Saturday, July 23, 2016

"Listen II - The Hate Race" - A Second Response to Fiona Wright

In the past, my books have drawn mixed reviews, all of which I’ve been very grateful to receive: any interest in literary work is appreciated.

I have only ever responded to one review. In that case, I pointed out a number of factual errors which supposedly discredited my research for the short fiction collection Foreign Soil.

A letter of response, including corrections of numerous factual errors, can be found here.

I post a link to this previous letter because today I am again responding to that same critic’s review of both of my new books: the memoir The Hate Race, and the poetry collection Carrying The World.

The fact that this one review covers two books in very different genres is unusual practice.

In today’s review, in her critique of the memoir The Hate Race, Wright says:
 at times, the perspective she grants to her younger self seems a bit too precocious. The most striking example occurs when her second-grade class discusses the "discovery" of Australia as a part of bicentennial celebrations. Clarke's narrator, here, is six or seven years old, but nonetheless canny enough to question the version of history her teacher is telling...

This is the only example Wright provides in her review. She cites it as the 'most striking', yet, in line with the misreadings in her review of Foreign Soil, Wright has made an error of fact, on which she bases this criticism. In this chapter of the book, the narrator is not 6 years old, she is 9 years old. The narrator is born in 1979. The "Bicentenary" occurred in 1988. Both of these dates appear clearly in the narrative.

Wright also says of The Hate Race:
Clarke's suggestion is that she is particularly alert to the suffering of Indigenous Australians because of her own experiences of racism, but there's something deeply uncomfortable about this alignment that elides very real differences of historical context and oppression.

Here Wright implies not only that I lack an understanding of the nuances of history where colonisation is concerned, but that I have appropriated the struggles of Aboriginal and Torres Strait Islander people: an accusation I take very seriously indeed. Wright has not provided any evidence from The Hate Race which speaks to either assertion.

 The Hate Race specifically points out that the narrator’s experience is completely different from that of Aboriginal and Torres Strait Islander people. Indeed, a great part of the book is dedicated to an understanding of this. As the child of migrants, I am a beneficiary of the colonisation of Australia – something The Hate Race makes explicit, and something I have always gone to great lengths to publicly point out in exactly these words.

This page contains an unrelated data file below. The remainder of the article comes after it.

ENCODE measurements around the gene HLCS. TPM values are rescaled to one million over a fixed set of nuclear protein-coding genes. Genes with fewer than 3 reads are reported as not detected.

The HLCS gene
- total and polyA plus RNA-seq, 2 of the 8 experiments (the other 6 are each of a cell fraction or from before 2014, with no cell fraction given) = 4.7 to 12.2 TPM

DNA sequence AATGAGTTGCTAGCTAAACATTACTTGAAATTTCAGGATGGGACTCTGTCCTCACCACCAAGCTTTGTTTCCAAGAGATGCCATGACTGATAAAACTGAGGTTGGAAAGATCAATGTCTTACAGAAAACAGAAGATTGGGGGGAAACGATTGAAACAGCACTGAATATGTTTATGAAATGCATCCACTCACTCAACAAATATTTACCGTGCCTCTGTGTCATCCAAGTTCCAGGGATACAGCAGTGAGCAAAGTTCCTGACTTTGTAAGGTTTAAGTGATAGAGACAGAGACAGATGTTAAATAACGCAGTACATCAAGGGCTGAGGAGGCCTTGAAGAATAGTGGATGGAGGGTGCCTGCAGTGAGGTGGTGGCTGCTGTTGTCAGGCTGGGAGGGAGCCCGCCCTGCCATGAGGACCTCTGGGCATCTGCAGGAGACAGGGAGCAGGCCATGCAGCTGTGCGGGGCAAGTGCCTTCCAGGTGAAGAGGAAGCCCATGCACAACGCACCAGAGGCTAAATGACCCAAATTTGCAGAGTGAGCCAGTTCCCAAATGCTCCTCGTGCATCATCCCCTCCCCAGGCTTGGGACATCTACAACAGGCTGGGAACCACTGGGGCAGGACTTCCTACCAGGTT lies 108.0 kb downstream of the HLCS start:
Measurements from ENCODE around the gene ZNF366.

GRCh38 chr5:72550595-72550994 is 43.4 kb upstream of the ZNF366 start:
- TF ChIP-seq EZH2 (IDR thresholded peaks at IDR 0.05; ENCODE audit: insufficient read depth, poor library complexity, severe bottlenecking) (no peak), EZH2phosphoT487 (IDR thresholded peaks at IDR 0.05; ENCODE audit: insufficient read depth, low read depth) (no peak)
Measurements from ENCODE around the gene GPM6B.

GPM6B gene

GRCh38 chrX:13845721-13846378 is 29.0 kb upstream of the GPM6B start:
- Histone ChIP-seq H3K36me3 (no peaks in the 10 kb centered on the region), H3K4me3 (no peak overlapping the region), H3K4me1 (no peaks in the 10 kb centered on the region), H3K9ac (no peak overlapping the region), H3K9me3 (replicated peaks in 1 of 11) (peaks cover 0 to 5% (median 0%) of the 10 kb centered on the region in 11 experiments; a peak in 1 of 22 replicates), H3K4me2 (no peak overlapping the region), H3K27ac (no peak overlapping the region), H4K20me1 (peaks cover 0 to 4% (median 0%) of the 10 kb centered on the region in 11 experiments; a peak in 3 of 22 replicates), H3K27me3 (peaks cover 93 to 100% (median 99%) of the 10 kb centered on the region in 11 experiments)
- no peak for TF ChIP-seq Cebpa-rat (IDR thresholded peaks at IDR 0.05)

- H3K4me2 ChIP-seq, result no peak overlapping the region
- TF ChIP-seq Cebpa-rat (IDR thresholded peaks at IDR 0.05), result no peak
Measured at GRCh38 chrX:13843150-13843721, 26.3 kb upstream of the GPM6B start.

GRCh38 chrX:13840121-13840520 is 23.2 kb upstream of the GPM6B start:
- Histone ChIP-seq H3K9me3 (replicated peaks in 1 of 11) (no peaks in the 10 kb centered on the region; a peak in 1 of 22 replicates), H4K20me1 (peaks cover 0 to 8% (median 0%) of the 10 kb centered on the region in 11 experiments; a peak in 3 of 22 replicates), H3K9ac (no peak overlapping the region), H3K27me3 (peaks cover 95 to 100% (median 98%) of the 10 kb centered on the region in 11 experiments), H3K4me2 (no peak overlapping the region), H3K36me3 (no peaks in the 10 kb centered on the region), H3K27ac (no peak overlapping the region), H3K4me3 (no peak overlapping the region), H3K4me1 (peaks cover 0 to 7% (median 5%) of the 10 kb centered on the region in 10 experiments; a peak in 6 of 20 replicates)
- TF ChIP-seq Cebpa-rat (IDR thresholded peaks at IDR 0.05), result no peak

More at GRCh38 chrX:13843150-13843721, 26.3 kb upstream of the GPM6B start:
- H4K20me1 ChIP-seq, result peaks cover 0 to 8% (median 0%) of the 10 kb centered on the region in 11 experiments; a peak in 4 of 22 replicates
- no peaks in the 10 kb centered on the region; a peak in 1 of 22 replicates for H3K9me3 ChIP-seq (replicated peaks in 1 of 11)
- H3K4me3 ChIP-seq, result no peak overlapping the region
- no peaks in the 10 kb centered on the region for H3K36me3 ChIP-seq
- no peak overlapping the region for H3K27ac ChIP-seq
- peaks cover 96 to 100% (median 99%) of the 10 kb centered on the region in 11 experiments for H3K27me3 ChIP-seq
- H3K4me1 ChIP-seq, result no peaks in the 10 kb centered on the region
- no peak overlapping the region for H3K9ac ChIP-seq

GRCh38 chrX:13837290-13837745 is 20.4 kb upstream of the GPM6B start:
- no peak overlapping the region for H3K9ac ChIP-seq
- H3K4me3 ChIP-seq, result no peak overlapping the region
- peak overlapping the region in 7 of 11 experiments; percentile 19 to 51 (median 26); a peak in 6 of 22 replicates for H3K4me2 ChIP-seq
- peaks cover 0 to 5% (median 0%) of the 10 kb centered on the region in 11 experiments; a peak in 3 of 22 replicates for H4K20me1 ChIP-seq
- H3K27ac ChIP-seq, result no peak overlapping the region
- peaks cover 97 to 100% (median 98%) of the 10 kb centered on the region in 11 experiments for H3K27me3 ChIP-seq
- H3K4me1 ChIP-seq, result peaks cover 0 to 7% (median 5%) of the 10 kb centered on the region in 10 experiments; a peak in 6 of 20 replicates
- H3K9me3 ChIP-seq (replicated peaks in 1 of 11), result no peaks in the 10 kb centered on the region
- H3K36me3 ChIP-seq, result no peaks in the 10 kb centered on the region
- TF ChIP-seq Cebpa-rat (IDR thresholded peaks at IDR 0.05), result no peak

Yet there is something very disturbing about Wright’s suggestion that a person of colour who has experienced racism would generally have no more understanding of the effects of  racism on another person of colour than someone who has not been negatively affected by it - or indeed, than someone who actively benefits from it.

The form of the combined review assists the critic’s insinuations. Wright now turns her attention to the poem Marngrook in Carrying The World. This poem is specifically about the experience of watching targeted racism unfold against Indigenous people. As an accomplished poet herself, Wright would be well aware that the black Africa-descended narrator in this poem is not absolved of responsibility, but is firmly and deliberately positioned with other non-Aboriginal people as bearing equal responsibility for the ongoing inequality suffered by Aboriginal and Torres Strait Islander people, through the repeated use of ‘our', amongst many other devices.

...This land is not mine...

...I want to know the black nation
that could raise a man of such mettle...

...we are only ever as much
as what we teach our children
and so many of our children
have got it wrong...

...we are what we teach our children
and our children are wrong... is our responsibility..

In her review of this poem in The Age, Wright effectively cites the only lines in the poem which clearly identify the narrator as a black person of African descent (as opposed to an Anglo-Australian), then uses these lines as the basis for alleging appropriation of struggle. 

Wright’s underlying gripe - regarding these last two books, at least - seems to be that it is wrong and inaccurate for a person of colour to draw any correlation at all between their own history of colonisation, racism and oppression, and that of another racially oppressed group. Wright states this is the reason reading The Hate Race made her feel 'deeply uncomfortable'.

Ironically, this is the very whitewashed view of colonisation, imperialism, and world history to which The Hate Race speaks.

I invite readers to draw their own conclusions.